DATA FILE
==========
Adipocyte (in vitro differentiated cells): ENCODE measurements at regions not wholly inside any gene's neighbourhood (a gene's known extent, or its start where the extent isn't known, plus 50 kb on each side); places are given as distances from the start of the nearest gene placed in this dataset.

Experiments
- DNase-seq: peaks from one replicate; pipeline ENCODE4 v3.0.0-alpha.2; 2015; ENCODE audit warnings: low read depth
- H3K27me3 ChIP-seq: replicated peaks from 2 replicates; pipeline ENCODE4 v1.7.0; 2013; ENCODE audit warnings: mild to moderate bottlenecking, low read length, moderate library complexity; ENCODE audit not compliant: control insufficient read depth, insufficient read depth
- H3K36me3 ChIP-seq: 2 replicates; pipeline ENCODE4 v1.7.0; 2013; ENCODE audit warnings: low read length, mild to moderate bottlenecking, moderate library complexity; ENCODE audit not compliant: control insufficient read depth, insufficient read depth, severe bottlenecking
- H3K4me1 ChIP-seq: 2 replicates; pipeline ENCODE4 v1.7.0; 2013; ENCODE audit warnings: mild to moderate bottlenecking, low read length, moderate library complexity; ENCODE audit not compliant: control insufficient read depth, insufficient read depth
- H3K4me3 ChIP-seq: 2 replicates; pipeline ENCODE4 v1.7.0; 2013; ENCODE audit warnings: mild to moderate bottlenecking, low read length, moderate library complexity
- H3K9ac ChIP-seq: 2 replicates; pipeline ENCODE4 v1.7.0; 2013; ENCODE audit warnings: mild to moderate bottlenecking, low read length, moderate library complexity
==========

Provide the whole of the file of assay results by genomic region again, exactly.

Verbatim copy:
Adipocyte (in vitro differentiated cells): ENCODE measurements at regions not wholly inside any gene's neighbourhood (a gene's known extent, or its start where the extent isn't known, plus 50 kb on each side); places are given as distances from the start of the nearest gene placed in this dataset.

Experiments
- DNase-seq: peaks from one replicate; pipeline ENCODE4 v3.0.0-alpha.2; 2015; ENCODE audit warnings: low read depth
- H3K27me3 ChIP-seq: replicated peaks from 2 replicates; pipeline ENCODE4 v1.7.0; 2013; ENCODE audit warnings: mild to moderate bottlenecking, low read length, moderate library complexity; ENCODE audit not compliant: control insufficient read depth, insufficient read depth
- H3K36me3 ChIP-seq: 2 replicates; pipeline ENCODE4 v1.7.0; 2013; ENCODE audit warnings: low read length, mild to moderate bottlenecking, moderate library complexity; ENCODE audit not compliant: control insufficient read depth, insufficient read depth, severe bottlenecking
- H3K4me1 ChIP-seq: 2 replicates; pipeline ENCODE4 v1.7.0; 2013; ENCODE audit warnings: mild to moderate bottlenecking, low read length, moderate library complexity; ENCODE audit not compliant: control insufficient read depth, insufficient read depth
- H3K4me3 ChIP-seq: 2 replicates; pipeline ENCODE4 v1.7.0; 2013; ENCODE audit warnings: mild to moderate bottlenecking, low read length, moderate library complexity
- H3K9ac ChIP-seq: 2 replicates; pipeline ENCODE4 v1.7.0; 2013; ENCODE audit warnings: mild to moderate bottlenecking, low read length, moderate library complexity